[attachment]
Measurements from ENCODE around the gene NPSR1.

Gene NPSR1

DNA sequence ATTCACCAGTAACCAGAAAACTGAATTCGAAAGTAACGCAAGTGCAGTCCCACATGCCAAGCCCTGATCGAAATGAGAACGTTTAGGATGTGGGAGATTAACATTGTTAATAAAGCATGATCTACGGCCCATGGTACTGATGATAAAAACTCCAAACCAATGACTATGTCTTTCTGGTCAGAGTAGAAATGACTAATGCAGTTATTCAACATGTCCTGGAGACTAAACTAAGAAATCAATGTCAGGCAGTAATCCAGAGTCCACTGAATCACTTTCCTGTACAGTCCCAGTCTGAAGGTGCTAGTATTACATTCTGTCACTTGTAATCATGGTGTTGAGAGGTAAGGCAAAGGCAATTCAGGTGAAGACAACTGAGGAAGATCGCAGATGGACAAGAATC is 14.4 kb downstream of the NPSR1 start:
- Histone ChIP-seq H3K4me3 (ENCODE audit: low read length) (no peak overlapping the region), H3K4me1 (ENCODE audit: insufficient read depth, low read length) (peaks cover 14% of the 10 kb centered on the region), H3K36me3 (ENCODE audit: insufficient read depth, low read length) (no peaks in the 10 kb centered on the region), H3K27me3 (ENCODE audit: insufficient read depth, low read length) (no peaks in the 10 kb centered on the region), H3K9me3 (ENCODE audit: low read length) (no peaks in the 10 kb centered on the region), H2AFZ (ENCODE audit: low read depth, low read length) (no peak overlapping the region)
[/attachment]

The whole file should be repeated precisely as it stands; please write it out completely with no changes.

Measurements from ENCODE around the gene NPSR1.

Gene NPSR1

DNA sequence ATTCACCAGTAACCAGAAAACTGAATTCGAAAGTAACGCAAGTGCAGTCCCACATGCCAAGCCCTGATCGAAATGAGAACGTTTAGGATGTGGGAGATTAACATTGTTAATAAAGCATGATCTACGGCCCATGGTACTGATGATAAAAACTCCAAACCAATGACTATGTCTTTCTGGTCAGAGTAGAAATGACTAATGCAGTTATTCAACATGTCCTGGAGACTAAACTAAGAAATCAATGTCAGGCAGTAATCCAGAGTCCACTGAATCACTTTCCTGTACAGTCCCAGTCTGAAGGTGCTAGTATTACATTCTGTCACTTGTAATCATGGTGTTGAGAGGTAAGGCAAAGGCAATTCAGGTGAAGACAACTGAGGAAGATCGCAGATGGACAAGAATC is 14.4 kb downstream of the NPSR1 start:
- Histone ChIP-seq H3K4me3 (ENCODE audit: low read length) (no peak overlapping the region), H3K4me1 (ENCODE audit: insufficient read depth, low read length) (peaks cover 14% of the 10 kb centered on the region), H3K36me3 (ENCODE audit: insufficient read depth, low read length) (no peaks in the 10 kb centered on the region), H3K27me3 (ENCODE audit: insufficient read depth, low read length) (no peaks in the 10 kb centered on the region), H3K9me3 (ENCODE audit: low read length) (no peaks in the 10 kb centered on the region), H2AFZ (ENCODE audit: low read depth, low read length) (no peak overlapping the region)